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Council rejects rezoning of school district property

Thursday, July 12, 2012 by Kimberly Reeves

In a hotly contested case at its final meeting before the summer break, the City Council rejected a proposal for rezoning vacant land used as neighborhood green space in the Estates at Travis Country to make way for a single-family development.

 

Council Member Bill Spelman joked and called it “the incredible shrinking subdivision,” but the proposal for the Austin Independent School District’s surplus property failed to pass Council muster.

 

Nicholas Dean of Independent Realty, who planned to buy the property, appeared to meet every legal requirement to earn a zoning change on the property, from P, or public, to SF-2, single-family. Council, however, was swayed by arguments from a neighborhood association that it could raise the money for the purchase price and meet AISD’s price.

 

The zoning vote was one of the final actions on a night that included the rejection of a quasi-temporary terminal at Austin Bergstrom International Airport and the approval of the contract to build the boardwalk on Lady Bird Lake.

 

The proposal for the Estates at Travis Country was worked and reworked to try to please neighbors, carving a 12-acre one-time school tract down to 4 acres with 12 single-family homes on lots of a size similar to the surrounding neighborhood.

 

Dean argued the proposal was compatible and appropriate with the existing neighborhood plan, meeting many of the goals for the Oak Hill area in southwest Austin. On the other hand, Anthony Peterman, president of the Travis Country Community Service Association, said the zoning case for the surplus property was unique.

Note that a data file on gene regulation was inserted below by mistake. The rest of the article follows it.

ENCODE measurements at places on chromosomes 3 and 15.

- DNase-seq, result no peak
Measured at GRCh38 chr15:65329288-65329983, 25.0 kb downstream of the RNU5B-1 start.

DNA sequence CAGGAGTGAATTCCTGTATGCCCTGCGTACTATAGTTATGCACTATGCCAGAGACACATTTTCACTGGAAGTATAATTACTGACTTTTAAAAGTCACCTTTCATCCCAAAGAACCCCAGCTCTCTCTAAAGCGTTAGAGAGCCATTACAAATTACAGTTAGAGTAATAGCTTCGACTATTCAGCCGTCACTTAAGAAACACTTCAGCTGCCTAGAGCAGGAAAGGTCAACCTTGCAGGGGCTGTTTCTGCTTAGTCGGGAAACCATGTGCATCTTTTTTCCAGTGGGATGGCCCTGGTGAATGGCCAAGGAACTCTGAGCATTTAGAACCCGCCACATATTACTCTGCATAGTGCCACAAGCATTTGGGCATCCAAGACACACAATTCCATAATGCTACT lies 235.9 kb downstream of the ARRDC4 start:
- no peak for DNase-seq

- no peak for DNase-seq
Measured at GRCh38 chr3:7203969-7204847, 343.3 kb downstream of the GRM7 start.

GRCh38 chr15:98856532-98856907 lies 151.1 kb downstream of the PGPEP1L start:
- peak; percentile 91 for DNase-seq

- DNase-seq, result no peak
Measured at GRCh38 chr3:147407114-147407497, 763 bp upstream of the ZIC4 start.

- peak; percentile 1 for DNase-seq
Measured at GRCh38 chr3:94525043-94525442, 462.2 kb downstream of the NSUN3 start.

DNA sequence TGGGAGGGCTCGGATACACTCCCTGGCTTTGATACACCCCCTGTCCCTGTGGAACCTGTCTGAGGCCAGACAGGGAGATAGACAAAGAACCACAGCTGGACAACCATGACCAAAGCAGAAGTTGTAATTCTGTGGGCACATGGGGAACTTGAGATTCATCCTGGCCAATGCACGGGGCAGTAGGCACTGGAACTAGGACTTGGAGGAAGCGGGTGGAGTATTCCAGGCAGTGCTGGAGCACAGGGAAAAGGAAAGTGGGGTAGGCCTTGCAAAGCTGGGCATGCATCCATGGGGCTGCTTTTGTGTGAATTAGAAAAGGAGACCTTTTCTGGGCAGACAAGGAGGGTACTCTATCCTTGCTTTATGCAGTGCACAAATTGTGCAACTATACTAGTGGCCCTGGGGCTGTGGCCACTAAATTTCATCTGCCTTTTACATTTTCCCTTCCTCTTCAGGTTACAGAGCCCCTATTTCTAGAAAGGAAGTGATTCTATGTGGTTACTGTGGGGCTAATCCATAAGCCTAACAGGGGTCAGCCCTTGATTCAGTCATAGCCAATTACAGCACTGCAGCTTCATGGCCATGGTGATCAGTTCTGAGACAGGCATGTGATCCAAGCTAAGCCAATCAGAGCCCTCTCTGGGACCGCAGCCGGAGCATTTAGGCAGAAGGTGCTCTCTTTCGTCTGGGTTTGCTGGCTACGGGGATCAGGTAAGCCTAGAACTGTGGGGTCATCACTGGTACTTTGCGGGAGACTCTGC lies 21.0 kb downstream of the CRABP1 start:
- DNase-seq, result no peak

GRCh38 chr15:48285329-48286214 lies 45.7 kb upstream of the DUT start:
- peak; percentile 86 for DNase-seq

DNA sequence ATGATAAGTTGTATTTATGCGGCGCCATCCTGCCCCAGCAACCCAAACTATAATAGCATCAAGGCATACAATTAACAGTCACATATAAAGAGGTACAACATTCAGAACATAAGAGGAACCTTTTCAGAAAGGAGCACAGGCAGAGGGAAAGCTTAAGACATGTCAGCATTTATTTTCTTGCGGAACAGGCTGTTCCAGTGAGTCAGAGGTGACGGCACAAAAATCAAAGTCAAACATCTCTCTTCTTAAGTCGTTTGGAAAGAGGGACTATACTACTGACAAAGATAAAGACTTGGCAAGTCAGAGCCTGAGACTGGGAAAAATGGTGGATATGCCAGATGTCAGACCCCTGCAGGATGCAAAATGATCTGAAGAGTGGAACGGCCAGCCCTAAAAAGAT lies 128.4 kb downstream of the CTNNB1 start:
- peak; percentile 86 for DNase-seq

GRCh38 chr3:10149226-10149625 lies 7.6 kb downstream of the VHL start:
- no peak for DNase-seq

“This is really different,” Peterman said. “I think it’s different from a straight zoning question because this has been used as a civic use, public zoning, for 40 years in the middle of our community. That use makes this a different issue.”

 

A 40-year-old restrictive covenant on the property limited development to either public school, which would include the school site, or single-family development.

 

A number of signs of distress, however, appeared in the zoning case, not the least of which was the consideration and reconsideration of a petition from the opposition. From the viewpoint of neighbors, Independent Realty kept moving the goal line to avoid a valid petition. From the view of agent Jim Bennett, the interpretation of the valid homeowners’ petition had changed, as well as the plans.

 

The neighborhood association appeared to be divided between those who pledged that homeowners would find the funds to purchase the property in partnership with the Native Prairie Association of Texas, and a handful of homeowners who formed an alternate group to attempt to hammer out some kind of compromise with Independent Realty.

 

Bob Sendera said the alternate group, dubbed the Homeowners for Responsible Development, sought a win-win solution for both preservation and development. The Travis Country board, however, opposed any development of the lot, known as Lot 60.

 

“The Travis Country board of directors opposed this zoning and in late 2010 said that they would never accept any development of Lot 60 under any circumstance, in any manner, at any time at any cost,” Sendera told Council. “In other words, a handful of homeowners around the perimeter of Lot 60 decided they would not tolerate any development before they even considered the possibility that there might be an acceptable alternative.”